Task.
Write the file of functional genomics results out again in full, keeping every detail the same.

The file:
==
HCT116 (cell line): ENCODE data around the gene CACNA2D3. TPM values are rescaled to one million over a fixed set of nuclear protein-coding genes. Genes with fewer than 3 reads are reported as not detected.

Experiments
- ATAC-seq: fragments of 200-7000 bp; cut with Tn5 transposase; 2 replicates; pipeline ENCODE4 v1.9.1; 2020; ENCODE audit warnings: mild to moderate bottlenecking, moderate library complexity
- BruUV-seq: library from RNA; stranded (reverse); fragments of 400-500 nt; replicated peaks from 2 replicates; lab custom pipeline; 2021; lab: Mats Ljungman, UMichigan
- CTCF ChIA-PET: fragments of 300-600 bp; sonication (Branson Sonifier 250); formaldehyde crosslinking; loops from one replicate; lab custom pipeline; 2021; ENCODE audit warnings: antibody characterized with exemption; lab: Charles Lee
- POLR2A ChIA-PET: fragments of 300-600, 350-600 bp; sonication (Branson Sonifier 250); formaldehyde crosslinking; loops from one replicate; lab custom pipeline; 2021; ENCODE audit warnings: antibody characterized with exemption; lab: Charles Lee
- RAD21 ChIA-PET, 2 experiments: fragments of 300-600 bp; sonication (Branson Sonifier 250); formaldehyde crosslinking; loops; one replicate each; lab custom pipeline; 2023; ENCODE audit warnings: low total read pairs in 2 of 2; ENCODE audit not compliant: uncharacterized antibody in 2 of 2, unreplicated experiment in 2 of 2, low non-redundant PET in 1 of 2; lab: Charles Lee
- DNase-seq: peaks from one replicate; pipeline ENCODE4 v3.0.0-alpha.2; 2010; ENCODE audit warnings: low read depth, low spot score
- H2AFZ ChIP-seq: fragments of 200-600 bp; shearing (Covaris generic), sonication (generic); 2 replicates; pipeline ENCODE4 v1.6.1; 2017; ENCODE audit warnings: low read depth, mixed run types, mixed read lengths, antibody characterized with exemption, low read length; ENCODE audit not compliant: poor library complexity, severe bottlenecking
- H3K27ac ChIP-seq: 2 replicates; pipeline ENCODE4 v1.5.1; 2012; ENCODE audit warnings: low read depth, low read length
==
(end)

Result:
HCT116 (cell line): ENCODE data around the gene CACNA2D3. TPM values are rescaled to one million over a fixed set of nuclear protein-coding genes. Genes with fewer than 3 reads are reported as not detected.

Experiments
- ATAC-seq: fragments of 200-7000 bp; cut with Tn5 transposase; 2 replicates; pipeline ENCODE4 v1.9.1; 2020; ENCODE audit warnings: mild to moderate bottlenecking, moderate library complexity
- BruUV-seq: library from RNA; stranded (reverse); fragments of 400-500 nt; replicated peaks from 2 replicates; lab custom pipeline; 2021; lab: Mats Ljungman, UMichigan
- CTCF ChIA-PET: fragments of 300-600 bp; sonication (Branson Sonifier 250); formaldehyde crosslinking; loops from one replicate; lab custom pipeline; 2021; ENCODE audit warnings: antibody characterized with exemption; lab: Charles Lee
- POLR2A ChIA-PET: fragments of 300-600, 350-600 bp; sonication (Branson Sonifier 250); formaldehyde crosslinking; loops from one replicate; lab custom pipeline; 2021; ENCODE audit warnings: antibody characterized with exemption; lab: Charles Lee
- RAD21 ChIA-PET, 2 experiments: fragments of 300-600 bp; sonication (Branson Sonifier 250); formaldehyde crosslinking; loops; one replicate each; lab custom pipeline; 2023; ENCODE audit warnings: low total read pairs in 2 of 2; ENCODE audit not compliant: uncharacterized antibody in 2 of 2, unreplicated experiment in 2 of 2, low non-redundant PET in 1 of 2; lab: Charles Lee
- DNase-seq: peaks from one replicate; pipeline ENCODE4 v3.0.0-alpha.2; 2010; ENCODE audit warnings: low read depth, low spot score
- H2AFZ ChIP-seq: fragments of 200-600 bp; shearing (Covaris generic), sonication (generic); 2 replicates; pipeline ENCODE4 v1.6.1; 2017; ENCODE audit warnings: low read depth, mixed run types, mixed read lengths, antibody characterized with exemption, low read length; ENCODE audit not compliant: poor library complexity, severe bottlenecking
- H3K27ac ChIP-seq: 2 replicates; pipeline ENCODE4 v1.5.1; 2012; ENCODE audit warnings: low read depth, low read length